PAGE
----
And more, to make them pierce and wound more Besides, unto themselves they gotten had

deepe, A monster, which the Blataut Beast men call, She with the sting which in her vile tongue grew A dreadfull feend of gods and men ydrad, [lad. Did sharpen them, and in fresh popson steepe: Whom they by slights allur'd and to their purpose Yet he past on, and seem'd of them to take no keepe.

Such were these bags, and so unbandsome drest:
Who when they nigh approching had espyde
Sir Artegall return'd from his late quest,
They both arose, and at him loudly cryde,
As it had bene two shepheards curres had scryde
A ravenous wolfe amongst the scattered flockes:
And Envie first, as she that first him eyde,
Towardes him runs, and with rude faring lockes
About ber eares does beat her brest and forhead

But Talus, hearing her so lewdly raile
And speake so ill of bim that well deserved,
Would her have chástiz'd with bis yron faile,
If ber sir Artegall had not preserved,
And him forbidden, who his heast observed :
So much the more at him still did she scold,
And stones did cast; yet he for nought would swerve
From his right course, but still the way did hold
To Faerie court; where what him fell shall else be



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T'I whissdelightful land of Faery,
HEwaies, through which my weary steps I guyde And spreds itselfe through all civilitie:

Of which though present age doe plenteous seeme, Are so exceeding spacious and wyde,

Yet, being matcht with plaine antiquitie, And sprinckled with such sweet variety

Ye will them all but fayned showes esteeme, Of all that pleasant is to eare or eye,

Which carry colours faire that feeble eies misdeeme: That I, nigh ravisht with rare thoughts delight, My tedious travell doe forget thereby;

But, in the triall of true curtesie, And, when I gin to feele decay of enight,

Its now so farre from that which then it was, It strength to me supplies and chears my dulled That it indeed is nought but forgerie, spright.

Fashion'd to please the eies of them that pas,

Which see not perfect things but in a glas: Such secret comfort and such heavenly pleasures, Yet is that glasse so gay that it can blynd Ye sacred imps, that on Parnasso dwell,

The wisest sight, to thinke gold that is bras: And there the keeping have of learnings threasures But vertues seat is deepe within the mynd, Which doe all worldly riches farre excell, And not in outward shows but inward thoughts Into the mindes of mortall men doe well,

defynd. And goodly fury into them infuse; Guyde ye my footing, and conduct me well But where shall I in all antiquity In these strange waies where never foote did use, So faire a patterne finde, where may be seene Ne none can find but who was taught them by the The goodly praise of princely curtesie, Muse:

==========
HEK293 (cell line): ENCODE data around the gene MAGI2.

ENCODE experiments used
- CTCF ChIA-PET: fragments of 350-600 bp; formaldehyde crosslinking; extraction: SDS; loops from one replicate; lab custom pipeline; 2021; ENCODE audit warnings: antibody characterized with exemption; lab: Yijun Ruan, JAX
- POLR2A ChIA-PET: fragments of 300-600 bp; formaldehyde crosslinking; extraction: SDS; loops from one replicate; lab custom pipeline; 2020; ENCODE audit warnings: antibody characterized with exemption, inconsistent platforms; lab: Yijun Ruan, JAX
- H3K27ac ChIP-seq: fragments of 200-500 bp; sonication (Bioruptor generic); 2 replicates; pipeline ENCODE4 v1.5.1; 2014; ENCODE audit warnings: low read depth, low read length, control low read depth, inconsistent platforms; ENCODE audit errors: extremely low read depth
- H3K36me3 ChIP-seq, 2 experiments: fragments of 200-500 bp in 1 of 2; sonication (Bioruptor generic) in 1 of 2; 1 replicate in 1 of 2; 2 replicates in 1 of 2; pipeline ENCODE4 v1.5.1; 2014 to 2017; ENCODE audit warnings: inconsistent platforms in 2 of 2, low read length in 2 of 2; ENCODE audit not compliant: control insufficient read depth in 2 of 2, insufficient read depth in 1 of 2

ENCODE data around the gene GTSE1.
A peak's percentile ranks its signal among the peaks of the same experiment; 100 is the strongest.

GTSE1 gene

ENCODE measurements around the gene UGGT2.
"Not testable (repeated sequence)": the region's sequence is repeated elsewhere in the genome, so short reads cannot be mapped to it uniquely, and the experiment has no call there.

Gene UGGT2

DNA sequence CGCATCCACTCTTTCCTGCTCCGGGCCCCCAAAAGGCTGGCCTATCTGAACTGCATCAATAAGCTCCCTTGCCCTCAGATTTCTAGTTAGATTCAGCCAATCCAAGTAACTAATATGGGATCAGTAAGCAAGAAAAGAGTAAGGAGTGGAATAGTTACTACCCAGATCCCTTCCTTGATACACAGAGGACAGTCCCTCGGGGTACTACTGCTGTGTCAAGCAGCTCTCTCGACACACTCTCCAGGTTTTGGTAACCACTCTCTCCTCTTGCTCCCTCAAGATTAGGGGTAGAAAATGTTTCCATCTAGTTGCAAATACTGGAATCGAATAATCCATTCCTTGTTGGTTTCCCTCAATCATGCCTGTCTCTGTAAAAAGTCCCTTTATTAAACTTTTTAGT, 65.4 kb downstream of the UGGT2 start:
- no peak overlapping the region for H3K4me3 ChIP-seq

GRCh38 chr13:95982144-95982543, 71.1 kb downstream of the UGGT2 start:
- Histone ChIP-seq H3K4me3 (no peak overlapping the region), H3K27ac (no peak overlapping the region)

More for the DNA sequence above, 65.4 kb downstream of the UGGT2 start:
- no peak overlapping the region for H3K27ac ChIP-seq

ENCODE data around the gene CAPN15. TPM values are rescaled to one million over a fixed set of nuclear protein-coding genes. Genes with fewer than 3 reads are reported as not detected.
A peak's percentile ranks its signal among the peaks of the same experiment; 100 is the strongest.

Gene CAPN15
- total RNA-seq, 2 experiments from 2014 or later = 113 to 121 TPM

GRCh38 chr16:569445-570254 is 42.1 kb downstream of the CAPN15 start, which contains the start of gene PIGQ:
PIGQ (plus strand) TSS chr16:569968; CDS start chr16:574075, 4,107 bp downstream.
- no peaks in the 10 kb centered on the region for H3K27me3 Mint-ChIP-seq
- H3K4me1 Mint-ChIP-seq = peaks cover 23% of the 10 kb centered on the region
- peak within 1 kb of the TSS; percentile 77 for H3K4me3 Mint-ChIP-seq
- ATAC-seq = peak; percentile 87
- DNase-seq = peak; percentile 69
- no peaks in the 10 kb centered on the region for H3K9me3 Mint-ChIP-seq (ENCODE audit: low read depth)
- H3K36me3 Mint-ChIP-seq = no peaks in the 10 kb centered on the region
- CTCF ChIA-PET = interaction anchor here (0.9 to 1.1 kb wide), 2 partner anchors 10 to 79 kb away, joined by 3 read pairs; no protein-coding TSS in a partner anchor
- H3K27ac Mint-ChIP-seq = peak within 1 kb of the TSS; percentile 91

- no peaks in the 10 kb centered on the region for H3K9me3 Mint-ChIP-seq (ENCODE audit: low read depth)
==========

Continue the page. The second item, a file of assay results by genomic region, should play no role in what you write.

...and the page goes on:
As in yourselfe, O soveraine lady queene?

In whose pure minde, as in a mirrour sheene, Revele to me the sacred noursery

It showes, and with her brightnesse doth inflame Of vertue, which with you doth there remaine, The eyes of all which thereou fixed beene; Where it in silver bowre does hidden ly

But meriteth indeede an higher name:
From view of men and wicked worlds disdaine ; Yet so, from low to high, uplifted is your name.
Since it at first was by the gods with paine
Planted in earth, being deriv'd at furst

Then pardon me, most dreaded soveraine,
From heavenly seedes of bounty soveraine,- That from yourselfe I doe this vertue bring,
And by them long with carefull labour nurst, And to yourselfe doe it returne againe :
Till it to ripenesse grew, and forth to bonour burst. So froin the ocean all rivers spring,

And tribute backe repay as to their king :
Amongst them all growes not a fayrer flowre Right so from you all goodly vertues well
Then is the bloosme of comely courtesie;

Into the rest which round about you ring, Which though it on a lowly stalke doe bowre, Faire lords and ladies which about you dwell, Yet brancheth forth in brave nobilitie,

And doe adorne your court where courtesies excell. “ The Blattant Beast," quoth he, “ I doe pursew,

And through the world incessantly doe chase, CANTO I.

Till I him overtake, or else subdew :

Yet know I not or how or in what place
Calidore saves from Maleffort

To find him out, yet still I forward trace."
A damzell used vylde:

“ What is that Blattant Beast then?” he replide; Doth vanquish Crudor; and doth make

“ Is it a monster bred of hellishe race,"
Briana vexe more mylde.

Then answered he, “ which often hath annoyd
Good knights and ladies true, and many else de-

Os court, it scemes, men courtesie doe call,
For that it there most useth to abound;

“ Of Cerberus whilome he was begot And well beseemeth that in princes hall